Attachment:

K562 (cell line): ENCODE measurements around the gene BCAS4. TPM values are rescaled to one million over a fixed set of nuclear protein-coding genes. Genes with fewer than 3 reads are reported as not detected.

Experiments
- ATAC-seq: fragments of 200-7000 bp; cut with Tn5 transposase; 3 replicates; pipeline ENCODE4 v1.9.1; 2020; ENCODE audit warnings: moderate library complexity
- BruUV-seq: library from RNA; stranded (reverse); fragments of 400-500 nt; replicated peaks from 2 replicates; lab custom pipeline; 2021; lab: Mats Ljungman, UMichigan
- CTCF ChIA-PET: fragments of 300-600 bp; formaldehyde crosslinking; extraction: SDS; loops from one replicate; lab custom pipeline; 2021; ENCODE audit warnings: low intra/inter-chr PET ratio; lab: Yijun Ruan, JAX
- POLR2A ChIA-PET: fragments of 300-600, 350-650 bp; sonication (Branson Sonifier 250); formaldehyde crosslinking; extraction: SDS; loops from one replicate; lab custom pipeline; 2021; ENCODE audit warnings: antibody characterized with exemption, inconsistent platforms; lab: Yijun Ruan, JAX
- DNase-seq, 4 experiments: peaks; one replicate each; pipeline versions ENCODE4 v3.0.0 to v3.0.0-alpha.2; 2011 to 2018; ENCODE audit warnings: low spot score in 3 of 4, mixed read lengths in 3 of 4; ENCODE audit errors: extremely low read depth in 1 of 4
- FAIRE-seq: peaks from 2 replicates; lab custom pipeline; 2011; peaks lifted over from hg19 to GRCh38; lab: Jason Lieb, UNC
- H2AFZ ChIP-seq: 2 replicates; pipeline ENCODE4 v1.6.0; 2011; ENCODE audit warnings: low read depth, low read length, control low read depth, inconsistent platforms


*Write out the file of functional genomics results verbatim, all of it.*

K562 (cell line): ENCODE measurements around the gene BCAS4. TPM values are rescaled to one million over a fixed set of nuclear protein-coding genes. Genes with fewer than 3 reads are reported as not detected.

Experiments
- ATAC-seq: fragments of 200-7000 bp; cut with Tn5 transposase; 3 replicates; pipeline ENCODE4 v1.9.1; 2020; ENCODE audit warnings: moderate library complexity
- BruUV-seq: library from RNA; stranded (reverse); fragments of 400-500 nt; replicated peaks from 2 replicates; lab custom pipeline; 2021; lab: Mats Ljungman, UMichigan
- CTCF ChIA-PET: fragments of 300-600 bp; formaldehyde crosslinking; extraction: SDS; loops from one replicate; lab custom pipeline; 2021; ENCODE audit warnings: low intra/inter-chr PET ratio; lab: Yijun Ruan, JAX
- POLR2A ChIA-PET: fragments of 300-600, 350-650 bp; sonication (Branson Sonifier 250); formaldehyde crosslinking; extraction: SDS; loops from one replicate; lab custom pipeline; 2021; ENCODE audit warnings: antibody characterized with exemption, inconsistent platforms; lab: Yijun Ruan, JAX
- DNase-seq, 4 experiments: peaks; one replicate each; pipeline versions ENCODE4 v3.0.0 to v3.0.0-alpha.2; 2011 to 2018; ENCODE audit warnings: low spot score in 3 of 4, mixed read lengths in 3 of 4; ENCODE audit errors: extremely low read depth in 1 of 4
- FAIRE-seq: peaks from 2 replicates; lab custom pipeline; 2011; peaks lifted over from hg19 to GRCh38; lab: Jason Lieb, UNC
- H2AFZ ChIP-seq: 2 replicates; pipeline ENCODE4 v1.6.0; 2011; ENCODE audit warnings: low read depth, low read length, control low read depth, inconsistent platforms